“Here is Daniel’s blue velvet suit. He was such a quick little boy, and brought his Papa such happiness. He was always eager to help Papa with the horse. Papa blamed himself when he let Daniel get the horse that day. We saw him, with the reign wrapped around his little wrist being dragged by the horse. Daniel was only with us for six years. He died just four months before you were born, Anna. Now our Daniel is with God.”

“This is Gerhard’s baby dress. He was only with us a short time. He was named after your Papa. One morning I noticed a red spot, caused by a spider bite. Papa said I was a good housekeeper and why would there be a spider in the cradle with Gerhard? Gerhard died of that spider bite. Gerhard was born two years before Alma was born. And then, Anna, you were born one year later. How we prayed that we could raise you both to adulthood.”

“I remember making Hilda’s cap, adding the white satin ribbons. I remember each of the featherstitches to hold the ribbons in place. I thanked God for Hilda. I had three girls then. Anna Daisy, you enjoyed watching Hilda and you were such good help when you were just four years old. But when Hilda was a year old, she died. We had to place her in the white casket and make the trip to the Ebenfeld Cemetery again.”

“And little Paulie’s black patent shoes. See the navy velvet tops and how they button down the side? Yes, Paulie was walking very well by the time he died in 1916. Anna Daisy, you were nine years old and Alma, you were ten years old. You were both in school. I asked Jonas to help watch Paulie while I lay down to take a short nap. When I woke up, I could see Jonas playing, but I didn’t see Paulie. I ran outside, and Paulie was in the stock tank, face down.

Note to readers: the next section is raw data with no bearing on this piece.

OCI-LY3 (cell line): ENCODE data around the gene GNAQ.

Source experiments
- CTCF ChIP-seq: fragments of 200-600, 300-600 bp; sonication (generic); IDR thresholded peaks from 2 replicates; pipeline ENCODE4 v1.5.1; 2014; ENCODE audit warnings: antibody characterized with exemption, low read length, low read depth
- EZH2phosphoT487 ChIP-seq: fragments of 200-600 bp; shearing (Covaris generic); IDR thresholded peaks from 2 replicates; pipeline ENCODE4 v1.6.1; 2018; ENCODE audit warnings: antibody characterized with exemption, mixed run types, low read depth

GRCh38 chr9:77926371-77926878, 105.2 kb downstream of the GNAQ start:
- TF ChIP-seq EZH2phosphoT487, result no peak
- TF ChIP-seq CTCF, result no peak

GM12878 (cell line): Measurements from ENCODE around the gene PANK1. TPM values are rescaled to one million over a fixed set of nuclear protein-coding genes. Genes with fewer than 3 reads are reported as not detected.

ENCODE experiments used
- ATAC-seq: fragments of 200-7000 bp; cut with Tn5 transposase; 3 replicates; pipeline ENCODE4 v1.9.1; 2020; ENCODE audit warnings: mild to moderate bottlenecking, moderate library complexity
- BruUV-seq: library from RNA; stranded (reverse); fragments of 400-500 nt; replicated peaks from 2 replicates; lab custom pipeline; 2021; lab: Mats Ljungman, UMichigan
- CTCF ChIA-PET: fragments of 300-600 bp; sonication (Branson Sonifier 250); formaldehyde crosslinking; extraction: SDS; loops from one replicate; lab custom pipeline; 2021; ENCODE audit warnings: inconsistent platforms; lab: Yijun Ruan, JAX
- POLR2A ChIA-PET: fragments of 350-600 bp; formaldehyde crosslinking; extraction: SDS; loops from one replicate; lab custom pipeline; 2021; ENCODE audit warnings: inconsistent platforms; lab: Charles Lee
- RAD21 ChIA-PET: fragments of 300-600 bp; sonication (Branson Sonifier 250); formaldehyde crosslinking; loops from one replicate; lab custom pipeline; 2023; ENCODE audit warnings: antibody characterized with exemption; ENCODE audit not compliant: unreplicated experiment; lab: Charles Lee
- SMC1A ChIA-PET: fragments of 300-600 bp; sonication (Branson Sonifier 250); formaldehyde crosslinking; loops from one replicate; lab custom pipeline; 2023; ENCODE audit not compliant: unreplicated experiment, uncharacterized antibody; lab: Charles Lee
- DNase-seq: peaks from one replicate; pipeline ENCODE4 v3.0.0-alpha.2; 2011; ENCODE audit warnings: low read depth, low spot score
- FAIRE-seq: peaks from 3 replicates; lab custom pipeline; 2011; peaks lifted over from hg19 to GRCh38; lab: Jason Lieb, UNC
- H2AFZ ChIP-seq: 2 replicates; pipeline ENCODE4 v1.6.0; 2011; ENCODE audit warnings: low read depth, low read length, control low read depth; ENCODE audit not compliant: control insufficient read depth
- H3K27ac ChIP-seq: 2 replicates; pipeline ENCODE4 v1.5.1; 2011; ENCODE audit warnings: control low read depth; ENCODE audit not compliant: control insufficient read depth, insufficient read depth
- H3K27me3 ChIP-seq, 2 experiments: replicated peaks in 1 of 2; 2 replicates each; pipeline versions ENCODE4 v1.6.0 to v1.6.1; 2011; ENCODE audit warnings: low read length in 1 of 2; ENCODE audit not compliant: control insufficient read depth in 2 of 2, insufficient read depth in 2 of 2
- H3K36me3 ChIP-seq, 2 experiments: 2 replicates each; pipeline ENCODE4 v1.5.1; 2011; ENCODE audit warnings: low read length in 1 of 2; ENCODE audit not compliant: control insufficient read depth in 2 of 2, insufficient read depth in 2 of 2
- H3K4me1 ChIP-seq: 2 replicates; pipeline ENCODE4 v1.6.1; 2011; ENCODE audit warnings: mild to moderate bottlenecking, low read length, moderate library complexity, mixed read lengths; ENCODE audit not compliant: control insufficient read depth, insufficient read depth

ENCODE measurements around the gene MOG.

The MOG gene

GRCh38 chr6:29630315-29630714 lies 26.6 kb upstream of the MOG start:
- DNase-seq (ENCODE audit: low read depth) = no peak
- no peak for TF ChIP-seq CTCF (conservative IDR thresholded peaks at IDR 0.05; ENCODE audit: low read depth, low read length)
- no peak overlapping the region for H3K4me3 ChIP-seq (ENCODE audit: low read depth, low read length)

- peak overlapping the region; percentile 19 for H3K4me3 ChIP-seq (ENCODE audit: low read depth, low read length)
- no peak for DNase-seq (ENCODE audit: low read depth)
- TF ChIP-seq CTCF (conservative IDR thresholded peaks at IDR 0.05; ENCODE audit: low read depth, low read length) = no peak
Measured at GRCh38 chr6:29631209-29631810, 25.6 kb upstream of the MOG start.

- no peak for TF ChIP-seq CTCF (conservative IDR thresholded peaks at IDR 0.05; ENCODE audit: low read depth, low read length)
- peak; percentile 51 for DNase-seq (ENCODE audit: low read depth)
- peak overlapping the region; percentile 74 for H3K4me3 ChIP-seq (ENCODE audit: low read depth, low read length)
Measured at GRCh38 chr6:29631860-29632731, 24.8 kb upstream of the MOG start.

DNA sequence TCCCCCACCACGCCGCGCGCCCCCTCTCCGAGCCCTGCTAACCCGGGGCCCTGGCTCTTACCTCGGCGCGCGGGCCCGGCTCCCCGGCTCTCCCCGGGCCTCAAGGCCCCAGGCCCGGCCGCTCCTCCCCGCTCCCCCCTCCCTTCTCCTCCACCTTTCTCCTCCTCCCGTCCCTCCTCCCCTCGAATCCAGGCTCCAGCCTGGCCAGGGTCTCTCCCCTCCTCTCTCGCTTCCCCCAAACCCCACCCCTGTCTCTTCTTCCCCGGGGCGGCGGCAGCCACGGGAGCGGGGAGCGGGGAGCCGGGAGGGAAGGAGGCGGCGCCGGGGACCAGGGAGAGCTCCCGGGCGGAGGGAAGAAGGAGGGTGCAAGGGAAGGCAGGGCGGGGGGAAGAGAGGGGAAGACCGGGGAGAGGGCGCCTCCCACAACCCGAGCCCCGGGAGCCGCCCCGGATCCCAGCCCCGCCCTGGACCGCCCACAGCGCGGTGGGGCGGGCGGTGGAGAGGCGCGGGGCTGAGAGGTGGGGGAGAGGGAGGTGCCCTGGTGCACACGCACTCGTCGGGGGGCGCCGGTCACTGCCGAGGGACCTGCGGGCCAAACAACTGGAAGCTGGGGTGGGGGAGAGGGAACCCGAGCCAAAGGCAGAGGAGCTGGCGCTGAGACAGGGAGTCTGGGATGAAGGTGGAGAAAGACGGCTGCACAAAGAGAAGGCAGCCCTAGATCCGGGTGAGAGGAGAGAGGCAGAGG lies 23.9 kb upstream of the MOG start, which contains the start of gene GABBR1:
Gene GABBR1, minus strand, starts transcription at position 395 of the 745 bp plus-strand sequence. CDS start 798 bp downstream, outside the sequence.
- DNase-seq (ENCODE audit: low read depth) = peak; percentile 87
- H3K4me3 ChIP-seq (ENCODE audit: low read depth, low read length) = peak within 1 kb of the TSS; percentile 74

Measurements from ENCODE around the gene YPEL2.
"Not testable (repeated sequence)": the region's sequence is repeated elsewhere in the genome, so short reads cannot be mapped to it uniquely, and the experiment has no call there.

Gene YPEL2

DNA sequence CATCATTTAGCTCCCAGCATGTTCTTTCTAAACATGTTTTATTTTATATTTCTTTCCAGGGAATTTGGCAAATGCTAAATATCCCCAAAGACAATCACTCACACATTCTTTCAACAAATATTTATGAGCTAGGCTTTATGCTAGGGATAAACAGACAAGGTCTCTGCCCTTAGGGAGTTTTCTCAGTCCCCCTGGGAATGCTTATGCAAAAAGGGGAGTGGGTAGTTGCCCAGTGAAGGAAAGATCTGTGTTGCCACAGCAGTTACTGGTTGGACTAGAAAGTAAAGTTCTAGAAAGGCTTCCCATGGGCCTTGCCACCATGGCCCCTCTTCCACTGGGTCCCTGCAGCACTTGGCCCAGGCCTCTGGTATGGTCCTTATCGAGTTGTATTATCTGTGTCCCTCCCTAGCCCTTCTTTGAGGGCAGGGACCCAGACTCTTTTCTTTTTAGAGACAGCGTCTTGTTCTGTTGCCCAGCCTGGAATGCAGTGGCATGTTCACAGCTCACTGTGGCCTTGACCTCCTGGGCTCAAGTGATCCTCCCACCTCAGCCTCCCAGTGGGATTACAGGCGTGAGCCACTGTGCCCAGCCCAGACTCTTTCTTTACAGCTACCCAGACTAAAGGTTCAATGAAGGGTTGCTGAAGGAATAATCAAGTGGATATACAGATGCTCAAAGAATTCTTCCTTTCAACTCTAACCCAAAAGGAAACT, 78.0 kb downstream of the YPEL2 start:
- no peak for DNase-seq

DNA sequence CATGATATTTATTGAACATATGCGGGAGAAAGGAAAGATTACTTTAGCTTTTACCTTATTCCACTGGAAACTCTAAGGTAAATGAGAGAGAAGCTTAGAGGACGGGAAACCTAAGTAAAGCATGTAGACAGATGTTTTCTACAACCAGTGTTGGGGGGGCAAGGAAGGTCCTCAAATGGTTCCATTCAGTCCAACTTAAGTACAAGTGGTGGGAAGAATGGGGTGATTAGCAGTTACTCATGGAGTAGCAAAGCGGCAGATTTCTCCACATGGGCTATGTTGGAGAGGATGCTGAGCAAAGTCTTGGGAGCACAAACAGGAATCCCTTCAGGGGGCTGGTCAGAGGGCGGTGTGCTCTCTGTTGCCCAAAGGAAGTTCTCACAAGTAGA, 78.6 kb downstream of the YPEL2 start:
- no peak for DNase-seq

When you girls came home from school, we had to tell you that Paulie had gone to be with God. We bought our fourth white casket and made the trip to Ebenfeld Cemetery to again lay our child there. We know that all four of our other children are playing in Heaven. They are very happy.”

It was quiet for a moment as Mama packed the memory pieces into the boxes and hammered it shut. Anna Daisy and Alma sat silently as they waited. They felt the heartache of their Mama. The heartache was theirs, too.

After the box was nailed shut, Mama smiled and held her arms out to Anna Daisy and Alma. “Now, girls, we have remembered, and we must go on with life. That is what God wants. Put away the box and the hammer. I must see about Eli. I know he is hungry by now.”

Anna Daisy smiled although her tears threatened to flow down her cheeks. Her cheerful Mama was back. She glanced at Alma and grinned. Alma picked up the box and Anna carried the hammer back to the kitchen. The sisters could hear Eli wail for attention.

This is a true story of strength, courage and peace that describes my Grandmother, Anna Loewen Suderman. After Alma and Anna Daisy, Grandma had four more children. Each of us are touched by Grandpa and Grandma Suderman. She continues to be a quaint presence in my life. A mystery I ponder. When my life is filled with discouragement of just living, I remember Grandma. I know in Whom she found strength. I know that when she prayed for each of her many grandchildren by name and great grandchildren and those ‘beyond’, she brought us to Jesus, and I find strength, courage and peace in the same Jesus.

We do not always understand God’s Ways or His Thoughts, but we know He holds our hand and we trust Him.

You will keep in perfect peace him whose mind is steadfast, because he trusts in you. Isaiah 26:3

And the peace of God, which transcends all understanding, will guard your hearts and your minds in Christ Jesus. Philippians 4:7

The Message, Philippians 4:6-7 – Don’t fret or worry. Instead of worrying, pray. Let petitions and praises shape your worries into prayers, letting God know your concerns. Before you know it, a sense of God’s wholeness, everything coming together for good, will come and settle you down. It’s wonderful what happens when Christ displaces worry at the center of your life.